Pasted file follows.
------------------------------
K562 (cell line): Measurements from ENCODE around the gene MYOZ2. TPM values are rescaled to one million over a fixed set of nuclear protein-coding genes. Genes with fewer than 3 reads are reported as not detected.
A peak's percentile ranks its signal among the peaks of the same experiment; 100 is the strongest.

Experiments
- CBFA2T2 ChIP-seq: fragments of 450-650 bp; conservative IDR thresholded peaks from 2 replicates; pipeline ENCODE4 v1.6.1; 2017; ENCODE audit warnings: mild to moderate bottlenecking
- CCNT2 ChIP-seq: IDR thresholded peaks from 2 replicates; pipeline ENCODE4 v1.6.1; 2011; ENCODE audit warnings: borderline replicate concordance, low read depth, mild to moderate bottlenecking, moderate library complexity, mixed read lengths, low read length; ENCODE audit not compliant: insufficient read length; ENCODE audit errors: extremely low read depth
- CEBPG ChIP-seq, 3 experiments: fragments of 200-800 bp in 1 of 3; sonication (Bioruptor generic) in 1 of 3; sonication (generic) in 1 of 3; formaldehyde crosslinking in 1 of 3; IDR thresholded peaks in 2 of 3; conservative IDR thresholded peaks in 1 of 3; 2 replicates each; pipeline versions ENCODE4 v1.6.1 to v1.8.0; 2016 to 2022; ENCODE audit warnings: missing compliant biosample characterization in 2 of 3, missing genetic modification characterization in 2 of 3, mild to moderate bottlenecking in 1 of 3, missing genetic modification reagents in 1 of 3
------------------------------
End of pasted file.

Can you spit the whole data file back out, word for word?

K562 (cell line): Measurements from ENCODE around the gene MYOZ2. TPM values are rescaled to one million over a fixed set of nuclear protein-coding genes. Genes with fewer than 3 reads are reported as not detected.
A peak's percentile ranks its signal among the peaks of the same experiment; 100 is the strongest.

Experiments
- CBFA2T2 ChIP-seq: fragments of 450-650 bp; conservative IDR thresholded peaks from 2 replicates; pipeline ENCODE4 v1.6.1; 2017; ENCODE audit warnings: mild to moderate bottlenecking
- CCNT2 ChIP-seq: IDR thresholded peaks from 2 replicates; pipeline ENCODE4 v1.6.1; 2011; ENCODE audit warnings: borderline replicate concordance, low read depth, mild to moderate bottlenecking, moderate library complexity, mixed read lengths, low read length; ENCODE audit not compliant: insufficient read length; ENCODE audit errors: extremely low read depth
- CEBPG ChIP-seq, 3 experiments: fragments of 200-800 bp in 1 of 3; sonication (Bioruptor generic) in 1 of 3; sonication (generic) in 1 of 3; formaldehyde crosslinking in 1 of 3; IDR thresholded peaks in 2 of 3; conservative IDR thresholded peaks in 1 of 3; 2 replicates each; pipeline versions ENCODE4 v1.6.1 to v1.8.0; 2016 to 2022; ENCODE audit warnings: missing compliant biosample characterization in 2 of 3, missing genetic modification characterization in 2 of 3, mild to moderate bottlenecking in 1 of 3, missing genetic modification reagents in 1 of 3